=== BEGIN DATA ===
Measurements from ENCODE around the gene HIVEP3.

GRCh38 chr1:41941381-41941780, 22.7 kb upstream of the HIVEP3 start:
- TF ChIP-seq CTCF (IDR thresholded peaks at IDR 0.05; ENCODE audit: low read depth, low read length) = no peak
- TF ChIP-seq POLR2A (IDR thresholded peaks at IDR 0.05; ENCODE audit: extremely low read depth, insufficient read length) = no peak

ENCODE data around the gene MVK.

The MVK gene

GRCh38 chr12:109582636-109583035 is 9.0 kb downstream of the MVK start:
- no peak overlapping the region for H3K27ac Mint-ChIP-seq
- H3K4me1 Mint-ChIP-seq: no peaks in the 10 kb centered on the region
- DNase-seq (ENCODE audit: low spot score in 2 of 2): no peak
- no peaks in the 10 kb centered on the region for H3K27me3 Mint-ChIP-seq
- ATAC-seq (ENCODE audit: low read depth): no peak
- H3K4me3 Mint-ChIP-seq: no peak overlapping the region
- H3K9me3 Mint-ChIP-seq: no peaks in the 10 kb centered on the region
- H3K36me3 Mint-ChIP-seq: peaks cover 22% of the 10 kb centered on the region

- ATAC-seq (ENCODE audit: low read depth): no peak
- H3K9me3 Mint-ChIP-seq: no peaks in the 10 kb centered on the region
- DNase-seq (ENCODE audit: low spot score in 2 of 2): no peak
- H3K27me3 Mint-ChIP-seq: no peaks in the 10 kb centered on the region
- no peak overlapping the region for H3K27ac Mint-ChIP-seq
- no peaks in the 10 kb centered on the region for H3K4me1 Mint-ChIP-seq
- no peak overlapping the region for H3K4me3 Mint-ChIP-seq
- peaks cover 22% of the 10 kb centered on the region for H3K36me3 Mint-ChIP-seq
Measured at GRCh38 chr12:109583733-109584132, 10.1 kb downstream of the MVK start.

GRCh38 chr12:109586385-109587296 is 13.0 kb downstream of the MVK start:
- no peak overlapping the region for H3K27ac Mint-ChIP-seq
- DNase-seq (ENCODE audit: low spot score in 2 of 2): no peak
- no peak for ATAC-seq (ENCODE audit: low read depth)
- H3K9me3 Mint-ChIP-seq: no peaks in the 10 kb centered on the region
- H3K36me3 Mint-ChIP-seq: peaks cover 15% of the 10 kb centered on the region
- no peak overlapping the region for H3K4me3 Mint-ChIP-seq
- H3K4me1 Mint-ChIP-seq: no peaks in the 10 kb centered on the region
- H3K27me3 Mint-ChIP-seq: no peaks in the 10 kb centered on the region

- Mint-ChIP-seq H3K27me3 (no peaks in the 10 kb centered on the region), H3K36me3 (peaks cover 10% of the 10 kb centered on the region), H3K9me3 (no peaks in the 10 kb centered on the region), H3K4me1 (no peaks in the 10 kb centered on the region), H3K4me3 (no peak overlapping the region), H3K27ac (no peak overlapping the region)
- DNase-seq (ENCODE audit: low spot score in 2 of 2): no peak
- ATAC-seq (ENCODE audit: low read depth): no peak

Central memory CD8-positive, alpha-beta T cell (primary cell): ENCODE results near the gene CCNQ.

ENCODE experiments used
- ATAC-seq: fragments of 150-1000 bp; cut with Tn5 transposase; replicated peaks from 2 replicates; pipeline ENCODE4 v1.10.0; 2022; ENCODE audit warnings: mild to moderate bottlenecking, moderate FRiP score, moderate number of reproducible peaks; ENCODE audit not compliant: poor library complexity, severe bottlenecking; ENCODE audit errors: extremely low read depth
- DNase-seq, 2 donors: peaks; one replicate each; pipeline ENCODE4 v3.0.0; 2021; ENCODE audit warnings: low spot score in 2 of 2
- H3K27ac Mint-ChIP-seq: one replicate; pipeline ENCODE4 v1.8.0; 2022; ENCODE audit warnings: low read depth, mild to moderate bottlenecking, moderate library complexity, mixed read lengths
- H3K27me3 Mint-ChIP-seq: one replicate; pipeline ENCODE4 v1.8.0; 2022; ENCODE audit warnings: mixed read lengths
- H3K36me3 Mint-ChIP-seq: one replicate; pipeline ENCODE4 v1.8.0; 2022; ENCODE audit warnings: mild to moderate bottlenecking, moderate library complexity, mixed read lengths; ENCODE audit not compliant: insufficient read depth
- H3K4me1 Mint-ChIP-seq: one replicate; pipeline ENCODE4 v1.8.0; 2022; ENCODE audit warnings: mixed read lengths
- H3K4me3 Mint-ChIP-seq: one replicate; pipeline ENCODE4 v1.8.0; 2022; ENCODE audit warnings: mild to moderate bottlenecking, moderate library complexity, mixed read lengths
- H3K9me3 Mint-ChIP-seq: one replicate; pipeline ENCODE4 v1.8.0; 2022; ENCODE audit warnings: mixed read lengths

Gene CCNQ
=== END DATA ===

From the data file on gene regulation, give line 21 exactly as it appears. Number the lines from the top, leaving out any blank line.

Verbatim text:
- no peaks in the 10 kb centered on the region for H3K4me1 Mint-ChIP-seq